The Charles Church Plumber and other tradesmen at work - a case study
The Charles Church plumber when he or she is at work is a talented and skilled individual, skilled at the botch, skilled at the cover-up, but do not be alarmed this is accompanied by other tradesman too, the joiner and the tiler.
Having had a recent flood of water from a connection to a cistern, I thought it would be useful to share what you might expect.
The plumber who came to repair the leak was utterly amazed at the ineptitude of how the joint had been made. Forced onto the cistern, putting great strain on the connecting plastic pipework, PTFE tape used because of cross threading the connections. Impossible to get at without opening up the boxed in soil pipe.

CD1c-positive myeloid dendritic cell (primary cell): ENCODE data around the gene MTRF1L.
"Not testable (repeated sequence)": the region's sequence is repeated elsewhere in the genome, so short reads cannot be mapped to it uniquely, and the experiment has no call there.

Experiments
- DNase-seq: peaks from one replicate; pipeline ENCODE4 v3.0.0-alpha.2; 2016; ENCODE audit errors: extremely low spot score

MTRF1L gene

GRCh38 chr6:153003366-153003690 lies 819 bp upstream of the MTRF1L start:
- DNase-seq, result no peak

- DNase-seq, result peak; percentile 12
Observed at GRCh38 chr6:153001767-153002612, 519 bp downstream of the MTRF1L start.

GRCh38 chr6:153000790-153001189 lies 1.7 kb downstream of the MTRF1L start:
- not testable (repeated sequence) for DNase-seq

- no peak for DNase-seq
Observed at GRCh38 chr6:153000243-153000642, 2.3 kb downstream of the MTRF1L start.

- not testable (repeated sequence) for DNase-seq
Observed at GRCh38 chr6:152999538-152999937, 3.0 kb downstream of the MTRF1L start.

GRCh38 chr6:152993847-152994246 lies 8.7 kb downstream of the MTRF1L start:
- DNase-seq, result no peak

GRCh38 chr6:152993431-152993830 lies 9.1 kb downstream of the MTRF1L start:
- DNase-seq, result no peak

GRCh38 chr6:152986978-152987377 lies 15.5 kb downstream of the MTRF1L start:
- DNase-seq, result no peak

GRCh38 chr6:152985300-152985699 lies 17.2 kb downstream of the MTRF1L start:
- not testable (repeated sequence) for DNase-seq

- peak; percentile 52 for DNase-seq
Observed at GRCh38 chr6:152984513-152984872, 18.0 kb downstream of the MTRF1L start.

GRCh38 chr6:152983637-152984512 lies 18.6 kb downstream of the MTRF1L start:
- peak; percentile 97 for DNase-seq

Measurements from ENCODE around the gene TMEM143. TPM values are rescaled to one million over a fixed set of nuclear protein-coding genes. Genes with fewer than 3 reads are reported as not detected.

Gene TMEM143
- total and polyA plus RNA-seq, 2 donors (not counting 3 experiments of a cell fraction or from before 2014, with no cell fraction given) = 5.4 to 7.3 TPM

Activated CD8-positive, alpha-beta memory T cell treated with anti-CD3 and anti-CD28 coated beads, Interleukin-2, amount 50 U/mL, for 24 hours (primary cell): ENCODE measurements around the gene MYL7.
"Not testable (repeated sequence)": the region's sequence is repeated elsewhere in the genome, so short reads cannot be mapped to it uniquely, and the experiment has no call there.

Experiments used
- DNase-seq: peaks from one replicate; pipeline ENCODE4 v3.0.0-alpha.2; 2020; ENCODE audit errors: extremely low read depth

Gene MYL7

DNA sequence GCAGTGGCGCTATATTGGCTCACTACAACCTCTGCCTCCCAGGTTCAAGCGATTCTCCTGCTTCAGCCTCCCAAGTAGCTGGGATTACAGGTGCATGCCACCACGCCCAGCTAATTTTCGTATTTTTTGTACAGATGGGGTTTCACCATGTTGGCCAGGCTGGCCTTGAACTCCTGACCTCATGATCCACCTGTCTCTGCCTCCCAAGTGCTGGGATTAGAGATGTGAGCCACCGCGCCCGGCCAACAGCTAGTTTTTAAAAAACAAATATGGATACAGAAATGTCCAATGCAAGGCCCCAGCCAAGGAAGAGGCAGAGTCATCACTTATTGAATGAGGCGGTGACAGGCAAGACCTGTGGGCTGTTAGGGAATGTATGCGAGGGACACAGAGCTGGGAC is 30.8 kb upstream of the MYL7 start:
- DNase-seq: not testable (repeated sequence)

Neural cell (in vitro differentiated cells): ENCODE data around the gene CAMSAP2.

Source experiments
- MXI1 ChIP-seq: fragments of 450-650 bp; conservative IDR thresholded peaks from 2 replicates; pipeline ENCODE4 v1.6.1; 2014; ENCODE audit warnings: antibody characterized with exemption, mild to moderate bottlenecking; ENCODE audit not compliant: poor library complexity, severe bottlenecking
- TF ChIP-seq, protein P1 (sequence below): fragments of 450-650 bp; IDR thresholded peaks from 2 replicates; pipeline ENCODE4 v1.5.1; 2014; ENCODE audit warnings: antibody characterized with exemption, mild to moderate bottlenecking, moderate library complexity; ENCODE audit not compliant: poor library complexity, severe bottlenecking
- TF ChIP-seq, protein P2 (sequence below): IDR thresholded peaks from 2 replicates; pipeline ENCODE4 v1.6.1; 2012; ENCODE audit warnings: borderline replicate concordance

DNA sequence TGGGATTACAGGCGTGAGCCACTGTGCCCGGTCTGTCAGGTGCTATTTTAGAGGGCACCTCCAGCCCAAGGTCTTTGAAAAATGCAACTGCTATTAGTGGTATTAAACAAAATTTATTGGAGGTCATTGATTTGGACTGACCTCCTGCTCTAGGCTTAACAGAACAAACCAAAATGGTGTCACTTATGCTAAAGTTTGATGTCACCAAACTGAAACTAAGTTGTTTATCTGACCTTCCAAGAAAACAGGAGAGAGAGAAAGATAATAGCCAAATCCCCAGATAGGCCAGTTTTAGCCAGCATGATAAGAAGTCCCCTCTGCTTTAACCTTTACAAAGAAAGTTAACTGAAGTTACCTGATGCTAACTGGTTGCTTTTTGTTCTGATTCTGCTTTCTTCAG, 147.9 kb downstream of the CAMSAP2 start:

Figure 1: Pipe under strain
Figure 2: PTFE tape used
The boxing in had been glued, this is quicker than pinning and means it is destroyed when opened. The baton to support the boxing in, had been tried to be nailed to a concrete floor without success, other than taking lumps out of the floor. I assume the work of the joiner.
Figure 3: Baton with nails
The tiler had not grouted all the tiles in, but had finished leaving gaps behind the cistern and the radiator, thus allowing dampness into the gypsum wall board.
Figure 4: tiles with missing grout
Figure 5: Behind the radiator
So after the incompetence of the plumber, we are left with 3 weeks of drying out and all the inconvenience associated with the noise of the fans and the dehumidifiers, followed by replacement flooring in the cloakroom, family room, hallways and dining room and perhaps the tiling in the kitchen and utility room.
All this inconvenience as a result of the kind of tradesman Charles Church seam to employ.
Figure 6: The aftermath in cloakroom
Figure 7: The aftermath in the hall
Figure 8: The drying out process begins